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WHOI scientists receive 2022 Simons Early Career Investigator in Marine Microbial Ecology and Evolution Awards

Woods Hole, MA – Two Woods Hole Oceanographic Institution scientists have received prestigious Simons Early Career Investigator in Marine Microbial Ecology and Evolution Awards. Maria Pachiadaki and Harriet Alexander are both assistant scientists at WHOI, focusing on different aspects of microbial ecology.

Microbes inhabit and sustain all habitats on Earth. In the oceans, microbes capture solar energy, catalyze biogeochemical transformations of important elements, produce and consume greenhouse gasses, and provide the base of the food web.

The purpose of these Simons Foundation awards is to help launch the careers of outstanding investigators in the field of marine microbial ecology and evolution who will advance our understanding through experiments, modeling or theory. 

Maria Pachiadaki is a 2022 Simons Early Career Investigator in Marine Microbial Ecology and Evolution Awards recipient.

Pachiadaki and Alexander both share an interest in the function of microorganisms, but they study different groups. Pachiadaki centers on unicellular organisms without a nucleus, while Alexander centers on unicellular organisms with a nucleus; they unite to analyze the interactions between these two broad groups.

Pachiadaki is a microbial ecologist whose overarching aim is to unveil the mysteries of microbial life in the ocean's aphotic realm. She is interested in the identity, function and activity of dark ocean microorganisms and their effects on global ecosystem processes related to ocean deoxygenation. Pachiadaki uses a combination of approaches and techniques to address questions on the distribution and activity of microorganisms linked to climate change with emphasis on carbon dioxide fixation and nitrogen cycling. She also works on the development of technology in marine microbial ecology.

“I am honored to be an award recipient this year,” said Pachiadaki. “As a passionate microbiologist, I make it my mission to unveil the mysteries of the microbial life of the aphotic ocean realm and help answer long-awaited questions about the deep ocean.”


Harriet Alexander is a 2022 Simons Early Career Investigator in Marine Microbial Ecology and Evolution Awards recipient.

Alexander combines classic oceanographic approaches with a specialization in computational biology and molecular biology to conduct her work. She and her research group work to investigate the response of eukaryotic phytoplankton to the changing ocean environment. Most recently, she has been interested in understanding the ecological role of ‘pan genomes’ (an entire set of genes within a species) in eukaryotic organisms. Her lab focuses on the maintenance of genetic diversity in planktonic populations and the role of biodiversity in ecosystem functioning.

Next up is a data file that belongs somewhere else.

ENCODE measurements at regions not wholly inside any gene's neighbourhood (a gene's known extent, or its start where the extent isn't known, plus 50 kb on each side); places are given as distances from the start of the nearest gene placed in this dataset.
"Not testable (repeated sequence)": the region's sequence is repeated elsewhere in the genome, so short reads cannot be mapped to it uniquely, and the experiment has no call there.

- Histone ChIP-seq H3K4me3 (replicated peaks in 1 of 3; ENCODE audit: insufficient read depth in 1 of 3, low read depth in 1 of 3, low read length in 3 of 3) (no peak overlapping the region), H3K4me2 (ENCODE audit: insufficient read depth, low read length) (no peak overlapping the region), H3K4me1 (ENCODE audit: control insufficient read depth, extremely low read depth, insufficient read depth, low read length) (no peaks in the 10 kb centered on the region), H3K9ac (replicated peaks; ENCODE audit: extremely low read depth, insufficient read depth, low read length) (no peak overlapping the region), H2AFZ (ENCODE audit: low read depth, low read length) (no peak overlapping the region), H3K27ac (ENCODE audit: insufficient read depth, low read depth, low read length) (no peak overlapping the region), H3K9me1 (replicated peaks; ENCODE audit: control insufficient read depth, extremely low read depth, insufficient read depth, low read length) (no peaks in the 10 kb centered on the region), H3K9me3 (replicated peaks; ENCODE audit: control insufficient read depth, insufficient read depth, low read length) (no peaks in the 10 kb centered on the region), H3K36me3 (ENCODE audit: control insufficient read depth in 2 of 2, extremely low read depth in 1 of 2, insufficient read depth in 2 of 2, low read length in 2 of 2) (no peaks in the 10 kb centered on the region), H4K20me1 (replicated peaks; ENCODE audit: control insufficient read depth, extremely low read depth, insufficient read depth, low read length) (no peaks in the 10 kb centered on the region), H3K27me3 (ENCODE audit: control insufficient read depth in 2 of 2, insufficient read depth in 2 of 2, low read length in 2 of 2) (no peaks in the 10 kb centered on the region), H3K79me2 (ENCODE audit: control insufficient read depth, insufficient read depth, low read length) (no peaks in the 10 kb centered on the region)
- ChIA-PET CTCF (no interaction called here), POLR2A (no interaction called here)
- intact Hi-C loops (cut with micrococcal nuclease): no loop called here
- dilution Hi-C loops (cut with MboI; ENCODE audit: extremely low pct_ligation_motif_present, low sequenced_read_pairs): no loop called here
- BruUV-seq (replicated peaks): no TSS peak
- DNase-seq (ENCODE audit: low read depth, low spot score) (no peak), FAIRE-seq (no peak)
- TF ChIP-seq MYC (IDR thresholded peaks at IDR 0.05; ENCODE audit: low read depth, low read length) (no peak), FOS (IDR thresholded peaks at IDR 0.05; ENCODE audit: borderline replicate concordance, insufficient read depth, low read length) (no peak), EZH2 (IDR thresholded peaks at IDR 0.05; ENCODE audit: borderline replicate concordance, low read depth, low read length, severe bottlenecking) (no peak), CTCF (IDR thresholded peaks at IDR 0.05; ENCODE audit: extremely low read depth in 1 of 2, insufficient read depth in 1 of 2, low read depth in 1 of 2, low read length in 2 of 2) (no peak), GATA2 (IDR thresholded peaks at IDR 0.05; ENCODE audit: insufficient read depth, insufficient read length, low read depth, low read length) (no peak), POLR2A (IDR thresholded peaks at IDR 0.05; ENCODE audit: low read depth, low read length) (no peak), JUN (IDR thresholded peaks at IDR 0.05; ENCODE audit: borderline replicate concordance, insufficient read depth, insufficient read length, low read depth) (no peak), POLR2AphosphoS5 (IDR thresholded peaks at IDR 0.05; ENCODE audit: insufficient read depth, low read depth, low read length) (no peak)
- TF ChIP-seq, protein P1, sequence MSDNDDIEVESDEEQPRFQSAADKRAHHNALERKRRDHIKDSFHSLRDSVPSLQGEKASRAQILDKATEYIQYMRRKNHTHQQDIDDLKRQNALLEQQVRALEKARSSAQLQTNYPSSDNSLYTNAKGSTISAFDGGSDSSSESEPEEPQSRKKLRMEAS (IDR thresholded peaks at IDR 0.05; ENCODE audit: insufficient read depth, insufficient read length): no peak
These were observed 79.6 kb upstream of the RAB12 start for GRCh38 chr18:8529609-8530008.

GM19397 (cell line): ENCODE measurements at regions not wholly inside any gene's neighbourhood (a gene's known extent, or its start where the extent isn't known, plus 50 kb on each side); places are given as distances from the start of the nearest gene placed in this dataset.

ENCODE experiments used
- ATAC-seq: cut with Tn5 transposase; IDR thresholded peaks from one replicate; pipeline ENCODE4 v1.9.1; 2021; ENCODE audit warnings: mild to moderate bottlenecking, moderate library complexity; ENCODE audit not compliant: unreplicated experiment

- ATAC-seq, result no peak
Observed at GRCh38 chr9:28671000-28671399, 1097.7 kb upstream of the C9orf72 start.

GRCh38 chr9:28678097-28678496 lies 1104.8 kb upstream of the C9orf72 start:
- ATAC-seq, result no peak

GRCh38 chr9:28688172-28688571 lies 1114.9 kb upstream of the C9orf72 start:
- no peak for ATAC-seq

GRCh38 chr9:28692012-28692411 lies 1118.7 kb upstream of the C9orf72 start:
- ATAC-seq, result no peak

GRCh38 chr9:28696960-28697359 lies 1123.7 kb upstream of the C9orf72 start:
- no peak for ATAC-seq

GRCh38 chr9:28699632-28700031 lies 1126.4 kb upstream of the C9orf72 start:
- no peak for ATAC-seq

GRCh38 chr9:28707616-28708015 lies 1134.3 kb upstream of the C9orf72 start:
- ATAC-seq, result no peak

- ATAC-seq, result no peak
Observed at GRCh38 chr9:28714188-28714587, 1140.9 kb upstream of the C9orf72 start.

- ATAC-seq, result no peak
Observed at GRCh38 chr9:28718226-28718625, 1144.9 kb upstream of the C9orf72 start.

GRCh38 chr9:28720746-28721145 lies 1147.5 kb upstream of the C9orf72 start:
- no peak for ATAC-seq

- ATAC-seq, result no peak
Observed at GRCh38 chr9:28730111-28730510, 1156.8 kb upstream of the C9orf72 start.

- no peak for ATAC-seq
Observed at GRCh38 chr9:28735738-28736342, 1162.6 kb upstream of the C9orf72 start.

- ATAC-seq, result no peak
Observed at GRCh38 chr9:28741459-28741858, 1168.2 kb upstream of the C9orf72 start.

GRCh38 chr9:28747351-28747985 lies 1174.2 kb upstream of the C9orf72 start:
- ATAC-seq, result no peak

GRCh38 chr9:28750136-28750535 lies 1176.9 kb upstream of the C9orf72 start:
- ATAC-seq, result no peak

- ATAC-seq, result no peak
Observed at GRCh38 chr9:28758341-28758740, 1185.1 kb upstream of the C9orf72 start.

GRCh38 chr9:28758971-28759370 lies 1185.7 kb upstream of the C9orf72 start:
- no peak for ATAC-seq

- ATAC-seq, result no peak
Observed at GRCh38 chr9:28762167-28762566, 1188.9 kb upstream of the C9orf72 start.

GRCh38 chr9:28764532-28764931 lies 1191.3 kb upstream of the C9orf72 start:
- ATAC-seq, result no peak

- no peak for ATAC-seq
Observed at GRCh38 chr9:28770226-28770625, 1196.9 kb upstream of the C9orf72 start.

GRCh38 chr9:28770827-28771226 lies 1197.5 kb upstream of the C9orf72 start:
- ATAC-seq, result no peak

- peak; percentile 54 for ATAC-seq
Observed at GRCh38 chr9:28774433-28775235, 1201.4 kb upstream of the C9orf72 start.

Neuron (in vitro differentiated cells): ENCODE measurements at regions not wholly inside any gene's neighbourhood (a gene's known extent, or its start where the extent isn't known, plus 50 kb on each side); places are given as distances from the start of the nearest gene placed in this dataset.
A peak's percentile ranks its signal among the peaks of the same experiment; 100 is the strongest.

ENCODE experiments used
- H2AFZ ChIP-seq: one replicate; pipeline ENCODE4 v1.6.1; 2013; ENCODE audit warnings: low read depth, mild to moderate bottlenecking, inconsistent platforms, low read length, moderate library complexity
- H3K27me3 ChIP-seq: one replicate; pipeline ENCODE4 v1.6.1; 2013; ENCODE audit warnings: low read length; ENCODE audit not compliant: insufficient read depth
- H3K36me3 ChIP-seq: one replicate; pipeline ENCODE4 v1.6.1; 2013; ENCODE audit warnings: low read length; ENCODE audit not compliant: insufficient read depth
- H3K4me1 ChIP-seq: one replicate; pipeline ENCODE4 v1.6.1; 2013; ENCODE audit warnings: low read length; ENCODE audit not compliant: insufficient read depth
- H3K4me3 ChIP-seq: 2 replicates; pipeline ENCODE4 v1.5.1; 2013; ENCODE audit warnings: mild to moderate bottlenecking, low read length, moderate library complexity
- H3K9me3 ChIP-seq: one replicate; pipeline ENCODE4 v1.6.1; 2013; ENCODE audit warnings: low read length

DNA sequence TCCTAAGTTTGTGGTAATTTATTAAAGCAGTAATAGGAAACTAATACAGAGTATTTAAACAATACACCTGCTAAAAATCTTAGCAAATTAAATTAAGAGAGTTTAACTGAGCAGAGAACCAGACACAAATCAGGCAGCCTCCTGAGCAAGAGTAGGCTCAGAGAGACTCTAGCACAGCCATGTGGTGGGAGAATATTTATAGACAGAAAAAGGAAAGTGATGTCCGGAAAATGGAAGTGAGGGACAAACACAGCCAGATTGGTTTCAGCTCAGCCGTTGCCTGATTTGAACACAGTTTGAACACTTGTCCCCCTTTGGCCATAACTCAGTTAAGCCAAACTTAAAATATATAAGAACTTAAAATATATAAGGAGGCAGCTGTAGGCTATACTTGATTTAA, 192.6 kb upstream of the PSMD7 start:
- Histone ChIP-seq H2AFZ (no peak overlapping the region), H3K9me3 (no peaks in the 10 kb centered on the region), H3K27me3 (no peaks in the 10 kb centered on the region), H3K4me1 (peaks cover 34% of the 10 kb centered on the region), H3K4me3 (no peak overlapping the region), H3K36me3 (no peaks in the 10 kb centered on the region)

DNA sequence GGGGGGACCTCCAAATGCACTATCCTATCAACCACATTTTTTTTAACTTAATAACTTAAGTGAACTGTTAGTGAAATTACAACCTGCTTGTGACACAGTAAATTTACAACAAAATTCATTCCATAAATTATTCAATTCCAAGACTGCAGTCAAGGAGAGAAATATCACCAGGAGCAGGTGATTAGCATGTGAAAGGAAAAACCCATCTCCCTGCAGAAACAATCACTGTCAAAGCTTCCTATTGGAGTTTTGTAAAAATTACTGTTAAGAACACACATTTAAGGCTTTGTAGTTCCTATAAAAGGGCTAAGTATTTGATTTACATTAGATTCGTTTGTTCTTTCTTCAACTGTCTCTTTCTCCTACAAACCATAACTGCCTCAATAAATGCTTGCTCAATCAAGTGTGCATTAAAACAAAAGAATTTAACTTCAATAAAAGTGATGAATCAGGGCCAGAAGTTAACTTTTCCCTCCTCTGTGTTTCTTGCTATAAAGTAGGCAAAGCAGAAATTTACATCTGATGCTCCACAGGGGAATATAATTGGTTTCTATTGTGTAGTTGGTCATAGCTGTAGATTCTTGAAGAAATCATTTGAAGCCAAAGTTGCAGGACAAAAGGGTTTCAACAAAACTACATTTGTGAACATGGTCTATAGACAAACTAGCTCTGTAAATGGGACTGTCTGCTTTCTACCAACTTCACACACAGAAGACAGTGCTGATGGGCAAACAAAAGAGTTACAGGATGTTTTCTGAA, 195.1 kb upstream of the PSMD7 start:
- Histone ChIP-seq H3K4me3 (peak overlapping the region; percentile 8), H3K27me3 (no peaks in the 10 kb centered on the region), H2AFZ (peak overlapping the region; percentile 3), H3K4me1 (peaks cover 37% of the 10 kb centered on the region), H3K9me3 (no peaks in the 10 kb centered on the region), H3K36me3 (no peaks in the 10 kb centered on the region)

“It is exciting to be recognized for the collaborative work we do here at WHOI,” Alexander said. “Our lab focuses on the development and application of computational approaches to oceanographic questions. We aim to make our work openly available and reproducible, so that we can facilitate work across groups to make scientific progress.”




Woods Hole Oceanographic Institution (WHOI) is a private, non-profit organization on Cape Cod, Massachusetts, dedicated to marine research, engineering, and higher education. Established in 1930, its mission is to understand the ocean and its interactions with the Earth as a whole, and to communicate an understanding of the ocean’s role in the changing global environment. WHOI’s pioneering discoveries stem from an ideal combination of science and engineering—one that has made it one of the most trusted and technically advanced leaders in fundamental and applied ocean research and exploration anywhere. WHOI is known for its multidisciplinary approach, superior ship operations, and unparalleled deep-sea robotics capabilities. We play a leading role in ocean observation, and operate the most extensive suite of ocean data-gathering platforms in the world. Top scientists, engineers, and students collaborate on more than 800 concurrent projects worldwide—both above and below the waves—pushing the boundaries of knowledge to inform people and policies for a healthier planet. For more information, please visit